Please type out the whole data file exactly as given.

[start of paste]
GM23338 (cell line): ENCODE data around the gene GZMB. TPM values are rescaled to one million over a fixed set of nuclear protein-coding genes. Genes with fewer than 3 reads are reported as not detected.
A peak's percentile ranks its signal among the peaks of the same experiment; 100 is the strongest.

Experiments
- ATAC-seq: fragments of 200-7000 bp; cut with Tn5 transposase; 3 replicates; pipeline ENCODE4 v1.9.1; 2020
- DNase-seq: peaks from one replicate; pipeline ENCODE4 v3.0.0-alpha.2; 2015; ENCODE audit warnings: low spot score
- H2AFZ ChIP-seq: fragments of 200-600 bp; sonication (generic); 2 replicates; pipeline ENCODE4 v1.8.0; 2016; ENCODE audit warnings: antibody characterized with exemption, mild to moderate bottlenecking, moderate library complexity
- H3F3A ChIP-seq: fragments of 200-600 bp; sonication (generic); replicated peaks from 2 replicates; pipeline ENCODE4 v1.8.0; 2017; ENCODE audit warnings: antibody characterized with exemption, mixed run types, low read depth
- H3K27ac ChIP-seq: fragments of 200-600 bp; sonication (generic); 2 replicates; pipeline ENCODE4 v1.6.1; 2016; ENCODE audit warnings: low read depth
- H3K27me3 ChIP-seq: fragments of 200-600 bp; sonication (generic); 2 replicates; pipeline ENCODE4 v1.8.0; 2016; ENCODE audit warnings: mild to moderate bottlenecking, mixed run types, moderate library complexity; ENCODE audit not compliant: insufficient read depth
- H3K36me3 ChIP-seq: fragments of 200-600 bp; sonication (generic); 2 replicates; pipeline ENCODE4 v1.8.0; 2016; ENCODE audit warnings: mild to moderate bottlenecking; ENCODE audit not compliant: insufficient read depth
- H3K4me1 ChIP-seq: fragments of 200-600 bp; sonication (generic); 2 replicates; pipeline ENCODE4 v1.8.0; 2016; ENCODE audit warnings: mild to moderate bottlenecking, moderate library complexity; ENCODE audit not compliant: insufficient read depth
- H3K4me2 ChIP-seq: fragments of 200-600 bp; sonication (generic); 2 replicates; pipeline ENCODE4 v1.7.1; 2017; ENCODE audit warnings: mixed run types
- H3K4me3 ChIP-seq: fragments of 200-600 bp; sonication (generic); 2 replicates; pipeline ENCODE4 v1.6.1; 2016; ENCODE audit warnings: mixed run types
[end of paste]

GM23338 (cell line): ENCODE data around the gene GZMB. TPM values are rescaled to one million over a fixed set of nuclear protein-coding genes. Genes with fewer than 3 reads are reported as not detected.
A peak's percentile ranks its signal among the peaks of the same experiment; 100 is the strongest.

Experiments
- ATAC-seq: fragments of 200-7000 bp; cut with Tn5 transposase; 3 replicates; pipeline ENCODE4 v1.9.1; 2020
- DNase-seq: peaks from one replicate; pipeline ENCODE4 v3.0.0-alpha.2; 2015; ENCODE audit warnings: low spot score
- H2AFZ ChIP-seq: fragments of 200-600 bp; sonication (generic); 2 replicates; pipeline ENCODE4 v1.8.0; 2016; ENCODE audit warnings: antibody characterized with exemption, mild to moderate bottlenecking, moderate library complexity
- H3F3A ChIP-seq: fragments of 200-600 bp; sonication (generic); replicated peaks from 2 replicates; pipeline ENCODE4 v1.8.0; 2017; ENCODE audit warnings: antibody characterized with exemption, mixed run types, low read depth
- H3K27ac ChIP-seq: fragments of 200-600 bp; sonication (generic); 2 replicates; pipeline ENCODE4 v1.6.1; 2016; ENCODE audit warnings: low read depth
- H3K27me3 ChIP-seq: fragments of 200-600 bp; sonication (generic); 2 replicates; pipeline ENCODE4 v1.8.0; 2016; ENCODE audit warnings: mild to moderate bottlenecking, mixed run types, moderate library complexity; ENCODE audit not compliant: insufficient read depth
- H3K36me3 ChIP-seq: fragments of 200-600 bp; sonication (generic); 2 replicates; pipeline ENCODE4 v1.8.0; 2016; ENCODE audit warnings: mild to moderate bottlenecking; ENCODE audit not compliant: insufficient read depth
- H3K4me1 ChIP-seq: fragments of 200-600 bp; sonication (generic); 2 replicates; pipeline ENCODE4 v1.8.0; 2016; ENCODE audit warnings: mild to moderate bottlenecking, moderate library complexity; ENCODE audit not compliant: insufficient read depth
- H3K4me2 ChIP-seq: fragments of 200-600 bp; sonication (generic); 2 replicates; pipeline ENCODE4 v1.7.1; 2017; ENCODE audit warnings: mixed run types
- H3K4me3 ChIP-seq: fragments of 200-600 bp; sonication (generic); 2 replicates; pipeline ENCODE4 v1.6.1; 2016; ENCODE audit warnings: mixed run types